Tuesday, September 17, 2013

Spending on Big Data will Reach $114 Billion in 2018

We now live in a world where a flood of customer data is all around us. Extracting meaning from that data deluge is a strategic imperative for business leaders. Global spending on 'big data' applications by organizations will exceed $31 billion in 2013, according to the latest market study by ABI Research.

The spending will grow at a CAGR of 29.6 percent over the next five years, reaching $114 billion in 2018. The latest ABI forecast includes the money spent on internal salaries, professional services, technology services, internal hardware, and internal software.

"We estimate that in big data initiatives salaries account for about half of the current spending, with the other half allocated to vendor products and services. What we're now seeing is quite significant overspending on salaries, as organizations turn to data scientists and other specialists in order to leverage big data in the first place," said Aapo Markkanen, Senior analyst at ABI Research.

Similarly, a good share of the money is spent on the associated professional services, for savvy and skilled analysts, which have sprung up to assist firms that are data-rich but skills-poor.

Narrowing the said skills gap, as well as improving the productivity of dedicated data scientists, represents a lucrative revenue opportunity for the sector’s vendors in the global marketplace.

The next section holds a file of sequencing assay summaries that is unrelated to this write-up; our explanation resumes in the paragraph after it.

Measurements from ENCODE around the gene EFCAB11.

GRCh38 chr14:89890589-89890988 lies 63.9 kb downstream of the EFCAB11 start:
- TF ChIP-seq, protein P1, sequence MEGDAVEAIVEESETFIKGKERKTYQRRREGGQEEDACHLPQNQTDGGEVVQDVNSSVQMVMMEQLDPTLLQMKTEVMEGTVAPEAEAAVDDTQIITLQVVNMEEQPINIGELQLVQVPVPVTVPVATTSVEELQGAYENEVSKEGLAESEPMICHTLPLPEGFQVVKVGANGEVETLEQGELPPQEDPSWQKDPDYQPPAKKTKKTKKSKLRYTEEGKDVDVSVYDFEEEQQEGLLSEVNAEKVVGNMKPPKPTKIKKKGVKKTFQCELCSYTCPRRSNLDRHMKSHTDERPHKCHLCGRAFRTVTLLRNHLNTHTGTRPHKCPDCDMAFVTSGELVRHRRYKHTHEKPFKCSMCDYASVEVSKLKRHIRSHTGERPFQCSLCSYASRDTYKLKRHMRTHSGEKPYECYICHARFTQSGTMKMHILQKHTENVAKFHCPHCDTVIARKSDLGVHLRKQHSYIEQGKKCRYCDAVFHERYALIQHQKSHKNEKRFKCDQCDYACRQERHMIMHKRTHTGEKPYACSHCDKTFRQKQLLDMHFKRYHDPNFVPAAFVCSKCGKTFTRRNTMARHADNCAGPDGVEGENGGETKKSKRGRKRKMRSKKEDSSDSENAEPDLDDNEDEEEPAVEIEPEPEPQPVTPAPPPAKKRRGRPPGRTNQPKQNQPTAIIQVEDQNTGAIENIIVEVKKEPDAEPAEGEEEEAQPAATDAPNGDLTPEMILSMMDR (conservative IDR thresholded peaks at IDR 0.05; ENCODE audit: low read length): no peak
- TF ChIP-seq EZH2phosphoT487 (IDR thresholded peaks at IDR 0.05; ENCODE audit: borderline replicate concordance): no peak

Cloudera’s Impala project, the hitherto readiest attempt to enable SQL on Hadoop clusters, is an example of this demand being addressed on the database front. Going forward, ABI Research expects significant innovation, especially from the field of analytics.

Machine learning and its application in advanced analytics is one area that will make both the public and private sectors data-savvier than anything we’ve seen so far.

Traditional IT industry players are understandably moving in this direction, but at the same time we see analytics startups -- like Ayasdi and Skytree -- that have machine learning in their very DNA.

Eventually, such big data innovations will put analytics within any domain expert’s reach. At that point, data analysis and visualization will become more mainstream in all business circles.

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